I joined the economics department at Wilfrid Laurier University in 1995 with a PhD in Economics from the University of Alberta. I have taught a variety of undergraduate economics courses and have taught graduate students in both the Master of Arts in Business Economics and the Master of International Public Policy programs. I also served as the Director of the Master of International Public Policy program for several years. As an expert on equalization in Canada, I have been invited to participate in numerous roundtables and workshops on equalization sponsored by the Privy Council’s Office, the C. D. Howe Institute and the Expert Panel on Equalization.
My research is concentrated in the areas of public economics and public policy, emphasizing issues relating to fiscal federalism, intergovernmental grants and equalization. There are unique challenges to the design and implementation of public policy in a federal state like Canada. Federal and provincial governments jointly occupy all major tax fields, expenditure responsibilities are constitutionally determined and sometimes shared and intergovernmental grants from federal to provincial governments are a significant feature of the fiscal and political landscape. My recent work focuses specifically on climate change policies, on elderly drivers and licensing reform in Canada, and on the tradeoffs between centralized and decentralized policy options.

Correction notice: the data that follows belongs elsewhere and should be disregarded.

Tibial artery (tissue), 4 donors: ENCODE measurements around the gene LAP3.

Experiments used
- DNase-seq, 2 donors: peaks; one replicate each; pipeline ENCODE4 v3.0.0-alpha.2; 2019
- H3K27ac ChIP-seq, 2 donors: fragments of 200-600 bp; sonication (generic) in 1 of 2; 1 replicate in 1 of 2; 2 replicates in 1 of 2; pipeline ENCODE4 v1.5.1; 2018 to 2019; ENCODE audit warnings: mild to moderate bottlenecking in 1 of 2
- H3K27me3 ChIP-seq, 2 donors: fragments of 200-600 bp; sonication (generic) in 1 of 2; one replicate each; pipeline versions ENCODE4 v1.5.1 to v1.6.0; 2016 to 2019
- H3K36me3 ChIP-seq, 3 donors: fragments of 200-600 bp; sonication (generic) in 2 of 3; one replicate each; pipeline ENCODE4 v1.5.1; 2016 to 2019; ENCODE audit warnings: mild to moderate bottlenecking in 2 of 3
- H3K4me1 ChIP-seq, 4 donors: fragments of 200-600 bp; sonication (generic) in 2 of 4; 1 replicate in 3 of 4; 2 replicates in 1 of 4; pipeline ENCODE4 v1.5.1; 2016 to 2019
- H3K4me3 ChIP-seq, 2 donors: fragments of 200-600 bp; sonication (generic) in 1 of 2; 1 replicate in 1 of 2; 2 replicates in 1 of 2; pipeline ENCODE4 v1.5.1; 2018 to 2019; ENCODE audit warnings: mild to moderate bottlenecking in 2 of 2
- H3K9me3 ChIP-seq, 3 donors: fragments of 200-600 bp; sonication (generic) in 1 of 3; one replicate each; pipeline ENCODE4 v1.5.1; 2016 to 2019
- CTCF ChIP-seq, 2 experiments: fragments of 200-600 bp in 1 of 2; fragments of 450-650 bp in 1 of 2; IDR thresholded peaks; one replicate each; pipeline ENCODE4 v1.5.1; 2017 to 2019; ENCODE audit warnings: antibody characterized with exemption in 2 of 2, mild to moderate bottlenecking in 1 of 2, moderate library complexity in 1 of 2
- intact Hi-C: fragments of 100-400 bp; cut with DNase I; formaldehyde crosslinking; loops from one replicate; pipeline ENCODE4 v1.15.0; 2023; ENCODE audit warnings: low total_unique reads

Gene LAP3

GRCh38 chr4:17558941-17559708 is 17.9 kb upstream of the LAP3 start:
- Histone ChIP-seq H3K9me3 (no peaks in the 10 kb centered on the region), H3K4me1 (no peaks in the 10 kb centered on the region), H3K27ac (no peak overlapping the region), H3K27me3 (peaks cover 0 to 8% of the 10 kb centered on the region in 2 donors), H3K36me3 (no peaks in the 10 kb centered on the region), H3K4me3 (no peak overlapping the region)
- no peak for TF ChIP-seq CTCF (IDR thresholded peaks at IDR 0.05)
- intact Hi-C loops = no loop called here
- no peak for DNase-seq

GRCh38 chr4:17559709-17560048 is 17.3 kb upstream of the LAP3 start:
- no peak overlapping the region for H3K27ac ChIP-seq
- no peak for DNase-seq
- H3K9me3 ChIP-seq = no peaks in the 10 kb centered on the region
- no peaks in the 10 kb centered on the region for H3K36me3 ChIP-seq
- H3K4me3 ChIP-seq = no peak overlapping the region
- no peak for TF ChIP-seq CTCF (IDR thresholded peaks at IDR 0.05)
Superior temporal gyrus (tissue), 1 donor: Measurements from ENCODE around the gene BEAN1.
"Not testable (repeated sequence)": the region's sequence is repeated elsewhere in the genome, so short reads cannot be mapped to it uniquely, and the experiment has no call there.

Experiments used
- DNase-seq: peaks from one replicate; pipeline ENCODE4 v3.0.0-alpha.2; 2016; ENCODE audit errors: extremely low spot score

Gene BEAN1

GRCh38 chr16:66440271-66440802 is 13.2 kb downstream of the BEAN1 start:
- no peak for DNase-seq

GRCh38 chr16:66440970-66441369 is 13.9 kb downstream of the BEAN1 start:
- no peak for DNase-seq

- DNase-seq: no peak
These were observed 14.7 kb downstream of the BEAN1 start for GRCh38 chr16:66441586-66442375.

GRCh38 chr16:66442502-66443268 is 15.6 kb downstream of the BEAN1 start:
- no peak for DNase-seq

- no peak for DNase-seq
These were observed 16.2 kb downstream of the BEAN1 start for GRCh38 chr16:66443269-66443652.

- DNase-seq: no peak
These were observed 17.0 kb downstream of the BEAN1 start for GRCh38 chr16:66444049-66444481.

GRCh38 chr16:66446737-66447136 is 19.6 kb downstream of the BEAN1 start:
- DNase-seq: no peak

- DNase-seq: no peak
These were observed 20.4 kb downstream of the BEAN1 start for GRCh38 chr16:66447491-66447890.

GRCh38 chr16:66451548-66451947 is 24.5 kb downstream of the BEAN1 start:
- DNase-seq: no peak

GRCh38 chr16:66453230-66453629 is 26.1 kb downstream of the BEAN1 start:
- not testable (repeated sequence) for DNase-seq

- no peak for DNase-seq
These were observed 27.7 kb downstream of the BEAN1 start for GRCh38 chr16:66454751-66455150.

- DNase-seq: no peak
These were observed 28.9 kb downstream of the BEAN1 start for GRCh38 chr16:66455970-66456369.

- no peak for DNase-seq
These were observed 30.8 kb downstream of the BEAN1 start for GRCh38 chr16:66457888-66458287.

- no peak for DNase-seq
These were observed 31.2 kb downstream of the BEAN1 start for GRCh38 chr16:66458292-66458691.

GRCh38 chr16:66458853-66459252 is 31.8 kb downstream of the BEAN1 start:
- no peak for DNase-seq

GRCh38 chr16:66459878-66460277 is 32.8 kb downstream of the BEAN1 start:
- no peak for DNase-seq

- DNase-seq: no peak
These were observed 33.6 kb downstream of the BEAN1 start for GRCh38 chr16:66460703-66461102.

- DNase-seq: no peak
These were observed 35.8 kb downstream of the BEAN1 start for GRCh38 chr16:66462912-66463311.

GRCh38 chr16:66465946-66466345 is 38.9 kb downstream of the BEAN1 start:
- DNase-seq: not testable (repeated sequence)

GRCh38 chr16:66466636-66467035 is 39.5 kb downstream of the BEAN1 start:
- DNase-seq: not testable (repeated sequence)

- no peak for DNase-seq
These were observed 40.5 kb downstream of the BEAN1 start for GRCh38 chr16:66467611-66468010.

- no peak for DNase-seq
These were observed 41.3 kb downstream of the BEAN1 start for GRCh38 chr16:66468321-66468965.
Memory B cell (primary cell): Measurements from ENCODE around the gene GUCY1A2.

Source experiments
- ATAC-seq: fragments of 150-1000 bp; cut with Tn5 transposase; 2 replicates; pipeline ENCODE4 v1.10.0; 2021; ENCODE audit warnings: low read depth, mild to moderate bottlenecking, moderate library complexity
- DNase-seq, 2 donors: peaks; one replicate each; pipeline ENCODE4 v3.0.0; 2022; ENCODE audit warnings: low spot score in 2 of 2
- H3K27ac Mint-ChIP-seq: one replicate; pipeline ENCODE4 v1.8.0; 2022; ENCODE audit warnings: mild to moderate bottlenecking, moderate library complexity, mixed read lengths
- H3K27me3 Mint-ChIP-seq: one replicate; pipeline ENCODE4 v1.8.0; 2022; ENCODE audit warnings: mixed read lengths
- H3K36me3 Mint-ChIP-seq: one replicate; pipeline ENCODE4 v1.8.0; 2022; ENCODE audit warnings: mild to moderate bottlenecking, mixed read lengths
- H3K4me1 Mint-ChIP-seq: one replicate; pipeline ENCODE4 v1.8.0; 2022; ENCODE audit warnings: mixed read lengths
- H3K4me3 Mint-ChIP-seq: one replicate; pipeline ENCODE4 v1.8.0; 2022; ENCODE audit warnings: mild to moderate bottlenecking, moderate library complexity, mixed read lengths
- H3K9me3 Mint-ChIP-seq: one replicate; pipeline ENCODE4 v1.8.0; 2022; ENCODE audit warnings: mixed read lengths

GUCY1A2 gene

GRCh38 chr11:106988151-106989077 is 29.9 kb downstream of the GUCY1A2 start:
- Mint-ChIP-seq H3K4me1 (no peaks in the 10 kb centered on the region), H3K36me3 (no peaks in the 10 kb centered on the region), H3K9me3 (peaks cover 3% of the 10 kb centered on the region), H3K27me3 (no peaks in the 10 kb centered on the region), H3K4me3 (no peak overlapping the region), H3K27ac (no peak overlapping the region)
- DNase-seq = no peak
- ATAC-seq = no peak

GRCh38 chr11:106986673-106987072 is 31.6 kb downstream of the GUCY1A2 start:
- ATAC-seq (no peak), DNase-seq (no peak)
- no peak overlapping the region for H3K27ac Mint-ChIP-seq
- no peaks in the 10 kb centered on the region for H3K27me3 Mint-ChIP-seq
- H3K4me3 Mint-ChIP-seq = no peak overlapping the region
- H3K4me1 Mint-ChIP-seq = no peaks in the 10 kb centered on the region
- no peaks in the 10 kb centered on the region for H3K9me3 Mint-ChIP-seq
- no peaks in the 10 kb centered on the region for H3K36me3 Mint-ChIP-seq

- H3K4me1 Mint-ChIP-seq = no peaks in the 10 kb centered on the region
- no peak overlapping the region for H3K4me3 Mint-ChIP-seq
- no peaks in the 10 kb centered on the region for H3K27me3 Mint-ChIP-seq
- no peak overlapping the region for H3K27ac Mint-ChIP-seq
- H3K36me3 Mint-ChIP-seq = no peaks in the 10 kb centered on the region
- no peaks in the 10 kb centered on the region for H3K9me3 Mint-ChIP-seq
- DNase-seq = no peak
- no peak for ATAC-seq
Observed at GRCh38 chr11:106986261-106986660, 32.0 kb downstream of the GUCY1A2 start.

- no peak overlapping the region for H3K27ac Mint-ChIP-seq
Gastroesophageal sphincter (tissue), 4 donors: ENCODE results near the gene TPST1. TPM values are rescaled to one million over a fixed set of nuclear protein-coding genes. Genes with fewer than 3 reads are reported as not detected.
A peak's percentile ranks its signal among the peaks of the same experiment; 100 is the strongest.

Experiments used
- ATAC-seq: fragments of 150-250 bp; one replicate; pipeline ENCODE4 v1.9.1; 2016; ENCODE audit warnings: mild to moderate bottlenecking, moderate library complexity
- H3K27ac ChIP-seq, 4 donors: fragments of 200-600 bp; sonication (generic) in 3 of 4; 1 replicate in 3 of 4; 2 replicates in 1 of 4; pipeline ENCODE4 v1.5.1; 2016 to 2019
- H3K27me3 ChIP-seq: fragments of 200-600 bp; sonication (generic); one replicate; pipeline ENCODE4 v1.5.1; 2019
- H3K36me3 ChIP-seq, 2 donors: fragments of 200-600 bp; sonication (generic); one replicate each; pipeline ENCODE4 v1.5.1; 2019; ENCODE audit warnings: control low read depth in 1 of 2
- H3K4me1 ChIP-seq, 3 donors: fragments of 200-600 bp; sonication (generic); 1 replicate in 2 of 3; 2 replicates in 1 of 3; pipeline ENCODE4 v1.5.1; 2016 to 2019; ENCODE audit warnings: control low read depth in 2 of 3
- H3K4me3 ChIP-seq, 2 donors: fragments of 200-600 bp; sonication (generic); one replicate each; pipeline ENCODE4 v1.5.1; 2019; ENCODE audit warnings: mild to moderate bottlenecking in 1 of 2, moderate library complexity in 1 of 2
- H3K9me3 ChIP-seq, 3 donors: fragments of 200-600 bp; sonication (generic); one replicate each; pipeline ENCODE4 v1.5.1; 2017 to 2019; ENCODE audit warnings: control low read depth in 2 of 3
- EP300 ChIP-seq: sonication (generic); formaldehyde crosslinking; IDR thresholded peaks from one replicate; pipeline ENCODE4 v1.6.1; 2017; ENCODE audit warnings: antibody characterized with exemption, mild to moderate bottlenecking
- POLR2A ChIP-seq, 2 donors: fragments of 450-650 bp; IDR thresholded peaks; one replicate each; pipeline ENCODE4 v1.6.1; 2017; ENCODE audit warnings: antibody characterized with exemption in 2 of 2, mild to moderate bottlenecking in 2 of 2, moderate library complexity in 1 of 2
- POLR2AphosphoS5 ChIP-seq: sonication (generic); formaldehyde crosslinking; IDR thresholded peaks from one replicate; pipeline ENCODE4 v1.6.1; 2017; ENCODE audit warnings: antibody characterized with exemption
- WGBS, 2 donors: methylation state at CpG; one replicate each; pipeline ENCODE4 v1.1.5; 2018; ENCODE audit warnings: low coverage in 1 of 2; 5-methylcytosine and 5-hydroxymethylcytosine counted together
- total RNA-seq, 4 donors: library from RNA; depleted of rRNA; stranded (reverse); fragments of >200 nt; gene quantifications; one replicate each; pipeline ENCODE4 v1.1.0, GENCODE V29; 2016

I am willing to supervise graduate students who are interested in working in the area of public economics. Research topics for past supervisions include cigarette taxes and tax competition, housing prices and landfills, traffic roundabouts and safety, corporate income taxes and income shifting.